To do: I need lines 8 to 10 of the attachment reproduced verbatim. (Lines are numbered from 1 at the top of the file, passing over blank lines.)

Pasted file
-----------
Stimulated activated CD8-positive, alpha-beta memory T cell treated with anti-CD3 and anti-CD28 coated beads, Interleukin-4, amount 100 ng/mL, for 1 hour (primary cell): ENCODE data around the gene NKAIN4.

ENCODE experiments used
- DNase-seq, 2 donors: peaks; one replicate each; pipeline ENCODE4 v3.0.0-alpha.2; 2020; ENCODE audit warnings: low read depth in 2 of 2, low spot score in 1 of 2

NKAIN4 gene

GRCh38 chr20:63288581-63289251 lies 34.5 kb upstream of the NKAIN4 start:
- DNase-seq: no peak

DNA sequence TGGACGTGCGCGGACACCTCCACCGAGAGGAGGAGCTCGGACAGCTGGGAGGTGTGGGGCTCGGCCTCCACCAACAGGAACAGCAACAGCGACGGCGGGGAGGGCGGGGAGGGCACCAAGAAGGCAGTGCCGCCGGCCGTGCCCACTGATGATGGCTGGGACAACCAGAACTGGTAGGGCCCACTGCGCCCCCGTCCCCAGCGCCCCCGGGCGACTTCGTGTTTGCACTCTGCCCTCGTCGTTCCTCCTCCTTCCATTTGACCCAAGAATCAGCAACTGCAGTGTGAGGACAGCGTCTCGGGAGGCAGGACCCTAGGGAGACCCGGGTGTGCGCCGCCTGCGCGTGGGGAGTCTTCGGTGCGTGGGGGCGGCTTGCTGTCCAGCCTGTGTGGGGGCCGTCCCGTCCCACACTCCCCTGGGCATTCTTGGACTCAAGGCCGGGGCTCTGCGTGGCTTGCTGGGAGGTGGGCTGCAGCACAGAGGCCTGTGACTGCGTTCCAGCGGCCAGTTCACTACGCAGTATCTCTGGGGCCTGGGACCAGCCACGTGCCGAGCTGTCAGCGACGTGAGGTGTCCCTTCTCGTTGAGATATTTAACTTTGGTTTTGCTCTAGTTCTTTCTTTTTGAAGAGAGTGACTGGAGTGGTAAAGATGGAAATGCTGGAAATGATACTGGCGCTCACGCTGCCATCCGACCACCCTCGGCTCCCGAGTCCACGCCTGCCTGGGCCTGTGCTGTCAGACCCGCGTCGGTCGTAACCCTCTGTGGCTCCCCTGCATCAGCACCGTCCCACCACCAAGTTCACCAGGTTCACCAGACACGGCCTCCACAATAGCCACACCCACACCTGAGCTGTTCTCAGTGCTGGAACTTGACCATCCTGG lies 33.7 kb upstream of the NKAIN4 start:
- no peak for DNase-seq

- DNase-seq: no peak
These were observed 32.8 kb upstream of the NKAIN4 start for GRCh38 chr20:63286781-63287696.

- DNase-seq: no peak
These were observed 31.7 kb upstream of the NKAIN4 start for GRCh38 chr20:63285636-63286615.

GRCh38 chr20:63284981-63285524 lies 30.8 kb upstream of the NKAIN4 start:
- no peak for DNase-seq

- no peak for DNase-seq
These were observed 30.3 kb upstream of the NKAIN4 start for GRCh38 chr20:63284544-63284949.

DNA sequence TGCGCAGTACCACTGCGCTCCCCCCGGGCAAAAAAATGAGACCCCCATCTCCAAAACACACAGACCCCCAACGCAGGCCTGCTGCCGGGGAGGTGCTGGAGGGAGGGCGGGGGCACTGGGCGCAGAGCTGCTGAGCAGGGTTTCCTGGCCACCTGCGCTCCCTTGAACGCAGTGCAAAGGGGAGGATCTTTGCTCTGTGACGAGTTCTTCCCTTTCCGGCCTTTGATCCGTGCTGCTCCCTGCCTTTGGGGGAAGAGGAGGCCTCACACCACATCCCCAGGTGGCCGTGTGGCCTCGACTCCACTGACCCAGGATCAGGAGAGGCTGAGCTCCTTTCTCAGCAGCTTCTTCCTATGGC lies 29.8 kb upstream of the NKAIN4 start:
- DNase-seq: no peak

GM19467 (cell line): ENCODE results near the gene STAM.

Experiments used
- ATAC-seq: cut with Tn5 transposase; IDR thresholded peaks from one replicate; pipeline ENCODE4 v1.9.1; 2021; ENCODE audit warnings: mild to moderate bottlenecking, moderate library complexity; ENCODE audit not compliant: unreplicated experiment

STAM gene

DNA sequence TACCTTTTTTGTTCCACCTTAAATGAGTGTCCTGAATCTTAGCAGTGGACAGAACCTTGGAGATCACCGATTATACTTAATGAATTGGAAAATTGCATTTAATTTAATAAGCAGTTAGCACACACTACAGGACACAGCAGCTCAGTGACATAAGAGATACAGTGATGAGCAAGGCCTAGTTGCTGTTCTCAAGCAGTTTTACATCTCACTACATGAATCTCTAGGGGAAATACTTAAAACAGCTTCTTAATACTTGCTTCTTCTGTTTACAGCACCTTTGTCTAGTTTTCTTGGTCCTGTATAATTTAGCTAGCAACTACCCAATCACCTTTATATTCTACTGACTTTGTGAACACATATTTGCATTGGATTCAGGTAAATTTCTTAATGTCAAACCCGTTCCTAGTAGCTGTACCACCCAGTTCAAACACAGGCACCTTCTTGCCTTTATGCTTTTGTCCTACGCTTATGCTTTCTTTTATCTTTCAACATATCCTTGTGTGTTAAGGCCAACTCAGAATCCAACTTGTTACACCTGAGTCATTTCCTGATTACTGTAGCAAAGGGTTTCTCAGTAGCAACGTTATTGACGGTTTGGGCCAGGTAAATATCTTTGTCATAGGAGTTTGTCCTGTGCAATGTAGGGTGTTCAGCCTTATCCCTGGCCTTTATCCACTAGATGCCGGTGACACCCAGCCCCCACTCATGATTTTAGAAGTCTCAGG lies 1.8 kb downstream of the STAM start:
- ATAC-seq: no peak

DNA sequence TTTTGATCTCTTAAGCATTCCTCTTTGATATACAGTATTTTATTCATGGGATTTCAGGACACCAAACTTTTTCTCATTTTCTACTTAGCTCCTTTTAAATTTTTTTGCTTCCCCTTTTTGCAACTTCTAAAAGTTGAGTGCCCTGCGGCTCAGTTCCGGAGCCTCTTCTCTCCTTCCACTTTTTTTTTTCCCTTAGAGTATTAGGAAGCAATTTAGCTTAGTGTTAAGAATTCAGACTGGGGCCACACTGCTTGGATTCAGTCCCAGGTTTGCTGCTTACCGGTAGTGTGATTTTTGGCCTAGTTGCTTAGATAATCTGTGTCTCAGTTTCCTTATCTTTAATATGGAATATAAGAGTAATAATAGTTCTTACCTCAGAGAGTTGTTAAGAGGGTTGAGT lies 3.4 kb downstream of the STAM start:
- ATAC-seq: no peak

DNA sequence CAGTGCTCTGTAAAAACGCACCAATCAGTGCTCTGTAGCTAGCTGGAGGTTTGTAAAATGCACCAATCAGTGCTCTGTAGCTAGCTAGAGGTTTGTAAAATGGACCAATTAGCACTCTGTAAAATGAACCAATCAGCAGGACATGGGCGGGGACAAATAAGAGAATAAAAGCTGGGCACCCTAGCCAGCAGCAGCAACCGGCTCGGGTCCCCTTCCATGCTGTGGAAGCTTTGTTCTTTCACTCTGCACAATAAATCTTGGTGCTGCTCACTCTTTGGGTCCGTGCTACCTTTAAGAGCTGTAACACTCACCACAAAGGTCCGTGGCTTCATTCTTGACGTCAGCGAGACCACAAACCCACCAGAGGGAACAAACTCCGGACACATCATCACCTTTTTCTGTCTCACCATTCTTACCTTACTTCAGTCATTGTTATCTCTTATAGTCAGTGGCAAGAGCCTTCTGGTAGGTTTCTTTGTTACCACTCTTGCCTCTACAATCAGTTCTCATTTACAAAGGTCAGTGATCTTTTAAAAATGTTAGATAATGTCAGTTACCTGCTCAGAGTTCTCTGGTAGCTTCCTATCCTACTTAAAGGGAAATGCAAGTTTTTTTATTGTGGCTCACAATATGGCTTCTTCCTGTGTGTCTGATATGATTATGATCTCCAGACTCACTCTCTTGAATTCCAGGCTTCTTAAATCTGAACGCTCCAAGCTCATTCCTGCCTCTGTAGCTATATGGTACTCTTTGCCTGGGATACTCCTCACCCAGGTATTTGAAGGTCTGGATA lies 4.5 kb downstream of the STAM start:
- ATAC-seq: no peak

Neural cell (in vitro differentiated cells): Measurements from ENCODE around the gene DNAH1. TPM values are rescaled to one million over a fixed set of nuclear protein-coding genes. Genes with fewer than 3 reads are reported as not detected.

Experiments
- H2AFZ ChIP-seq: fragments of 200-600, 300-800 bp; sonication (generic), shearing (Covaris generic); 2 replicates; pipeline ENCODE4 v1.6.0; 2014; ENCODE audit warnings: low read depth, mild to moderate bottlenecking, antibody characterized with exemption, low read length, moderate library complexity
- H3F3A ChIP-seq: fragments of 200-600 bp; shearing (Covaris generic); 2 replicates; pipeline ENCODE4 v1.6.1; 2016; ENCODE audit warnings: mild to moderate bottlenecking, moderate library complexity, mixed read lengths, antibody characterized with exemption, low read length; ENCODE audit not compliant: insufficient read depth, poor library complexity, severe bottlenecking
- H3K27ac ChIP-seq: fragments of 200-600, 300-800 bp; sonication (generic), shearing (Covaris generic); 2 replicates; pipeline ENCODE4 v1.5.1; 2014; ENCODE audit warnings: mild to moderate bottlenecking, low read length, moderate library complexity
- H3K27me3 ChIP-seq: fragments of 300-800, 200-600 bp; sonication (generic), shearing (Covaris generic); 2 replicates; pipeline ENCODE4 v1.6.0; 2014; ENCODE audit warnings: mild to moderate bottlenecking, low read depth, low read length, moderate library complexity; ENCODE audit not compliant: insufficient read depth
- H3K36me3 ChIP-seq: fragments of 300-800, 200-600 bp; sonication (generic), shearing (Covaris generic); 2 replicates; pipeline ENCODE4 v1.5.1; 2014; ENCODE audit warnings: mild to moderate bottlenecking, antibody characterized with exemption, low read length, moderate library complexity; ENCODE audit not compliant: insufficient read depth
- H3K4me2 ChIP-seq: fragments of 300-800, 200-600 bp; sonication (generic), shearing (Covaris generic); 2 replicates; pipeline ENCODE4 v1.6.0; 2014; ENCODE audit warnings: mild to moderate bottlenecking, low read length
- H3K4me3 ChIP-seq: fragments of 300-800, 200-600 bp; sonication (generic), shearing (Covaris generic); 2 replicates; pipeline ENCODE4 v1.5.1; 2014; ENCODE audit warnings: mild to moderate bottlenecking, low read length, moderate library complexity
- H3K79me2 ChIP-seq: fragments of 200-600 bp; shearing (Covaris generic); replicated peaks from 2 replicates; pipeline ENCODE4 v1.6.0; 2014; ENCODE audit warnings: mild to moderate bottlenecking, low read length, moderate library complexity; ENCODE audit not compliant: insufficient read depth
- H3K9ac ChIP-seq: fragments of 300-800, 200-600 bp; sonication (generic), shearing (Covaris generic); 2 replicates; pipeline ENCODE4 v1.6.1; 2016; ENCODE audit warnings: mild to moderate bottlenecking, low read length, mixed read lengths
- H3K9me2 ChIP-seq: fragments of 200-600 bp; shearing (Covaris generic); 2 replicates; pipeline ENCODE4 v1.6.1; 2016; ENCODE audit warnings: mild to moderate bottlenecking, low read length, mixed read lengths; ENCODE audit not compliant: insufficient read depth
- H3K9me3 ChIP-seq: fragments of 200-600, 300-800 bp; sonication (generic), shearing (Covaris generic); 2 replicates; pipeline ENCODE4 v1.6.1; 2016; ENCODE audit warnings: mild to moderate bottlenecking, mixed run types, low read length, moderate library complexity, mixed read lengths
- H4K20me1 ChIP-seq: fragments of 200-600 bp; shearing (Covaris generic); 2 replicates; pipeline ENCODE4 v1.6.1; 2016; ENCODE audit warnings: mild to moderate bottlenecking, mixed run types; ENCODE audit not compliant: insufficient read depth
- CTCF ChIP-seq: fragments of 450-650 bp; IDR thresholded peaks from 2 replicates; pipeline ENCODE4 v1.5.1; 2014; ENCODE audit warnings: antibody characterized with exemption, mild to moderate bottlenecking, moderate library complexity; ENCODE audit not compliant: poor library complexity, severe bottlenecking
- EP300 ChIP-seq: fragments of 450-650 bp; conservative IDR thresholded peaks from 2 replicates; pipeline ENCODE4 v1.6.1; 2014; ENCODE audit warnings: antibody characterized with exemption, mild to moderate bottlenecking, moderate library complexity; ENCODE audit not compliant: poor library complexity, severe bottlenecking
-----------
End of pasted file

- no peak for DNase-seq

- DNase-seq: no peak
These were observed 32.8 kb upstream of the NKAIN4 start for GRCh38 chr20:63286781-63287696.